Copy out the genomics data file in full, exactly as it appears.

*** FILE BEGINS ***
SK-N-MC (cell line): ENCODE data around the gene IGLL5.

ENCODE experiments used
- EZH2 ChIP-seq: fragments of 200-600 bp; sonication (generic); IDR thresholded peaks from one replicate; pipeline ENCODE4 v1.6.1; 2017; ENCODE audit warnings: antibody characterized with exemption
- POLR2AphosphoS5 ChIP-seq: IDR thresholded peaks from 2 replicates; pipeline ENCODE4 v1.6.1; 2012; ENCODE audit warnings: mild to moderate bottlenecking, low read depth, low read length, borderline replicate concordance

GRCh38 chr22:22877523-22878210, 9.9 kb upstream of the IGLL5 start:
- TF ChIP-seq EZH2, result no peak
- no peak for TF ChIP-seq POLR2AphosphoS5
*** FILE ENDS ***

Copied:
SK-N-MC (cell line): ENCODE data around the gene IGLL5.

ENCODE experiments used
- EZH2 ChIP-seq: fragments of 200-600 bp; sonication (generic); IDR thresholded peaks from one replicate; pipeline ENCODE4 v1.6.1; 2017; ENCODE audit warnings: antibody characterized with exemption
- POLR2AphosphoS5 ChIP-seq: IDR thresholded peaks from 2 replicates; pipeline ENCODE4 v1.6.1; 2012; ENCODE audit warnings: mild to moderate bottlenecking, low read depth, low read length, borderline replicate concordance

GRCh38 chr22:22877523-22878210, 9.9 kb upstream of the IGLL5 start:
- TF ChIP-seq EZH2, result no peak
- no peak for TF ChIP-seq POLR2AphosphoS5